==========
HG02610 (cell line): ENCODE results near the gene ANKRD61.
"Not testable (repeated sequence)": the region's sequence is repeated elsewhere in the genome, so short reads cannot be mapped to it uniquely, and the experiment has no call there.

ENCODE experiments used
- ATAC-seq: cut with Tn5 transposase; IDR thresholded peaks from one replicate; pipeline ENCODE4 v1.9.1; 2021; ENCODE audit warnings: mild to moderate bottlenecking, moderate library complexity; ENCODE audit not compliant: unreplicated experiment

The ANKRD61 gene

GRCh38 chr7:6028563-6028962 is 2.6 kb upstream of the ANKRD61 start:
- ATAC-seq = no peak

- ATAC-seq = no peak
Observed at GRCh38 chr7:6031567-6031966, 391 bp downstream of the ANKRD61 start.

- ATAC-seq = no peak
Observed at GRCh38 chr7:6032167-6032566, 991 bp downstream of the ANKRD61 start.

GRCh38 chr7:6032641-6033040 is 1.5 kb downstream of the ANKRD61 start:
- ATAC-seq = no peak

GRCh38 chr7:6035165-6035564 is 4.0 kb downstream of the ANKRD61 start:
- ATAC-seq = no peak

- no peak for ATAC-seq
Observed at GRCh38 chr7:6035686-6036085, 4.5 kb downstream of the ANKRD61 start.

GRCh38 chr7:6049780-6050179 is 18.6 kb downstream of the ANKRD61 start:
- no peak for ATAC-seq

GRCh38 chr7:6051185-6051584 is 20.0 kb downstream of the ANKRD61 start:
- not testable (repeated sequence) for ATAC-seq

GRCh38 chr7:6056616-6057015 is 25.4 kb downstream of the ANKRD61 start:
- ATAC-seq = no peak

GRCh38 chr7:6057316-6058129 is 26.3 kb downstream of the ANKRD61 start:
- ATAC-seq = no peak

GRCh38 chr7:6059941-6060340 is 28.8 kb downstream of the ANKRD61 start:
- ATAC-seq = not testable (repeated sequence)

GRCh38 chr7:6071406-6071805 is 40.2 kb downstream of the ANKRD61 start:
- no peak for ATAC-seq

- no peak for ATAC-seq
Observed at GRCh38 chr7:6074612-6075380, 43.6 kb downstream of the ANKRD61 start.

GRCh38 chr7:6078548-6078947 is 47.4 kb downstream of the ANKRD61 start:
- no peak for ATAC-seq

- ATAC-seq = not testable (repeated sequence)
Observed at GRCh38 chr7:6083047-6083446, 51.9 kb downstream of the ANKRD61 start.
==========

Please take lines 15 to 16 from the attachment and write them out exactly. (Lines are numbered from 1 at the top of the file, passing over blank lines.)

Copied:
- ATAC-seq = no peak

- no peak for ATAC-seq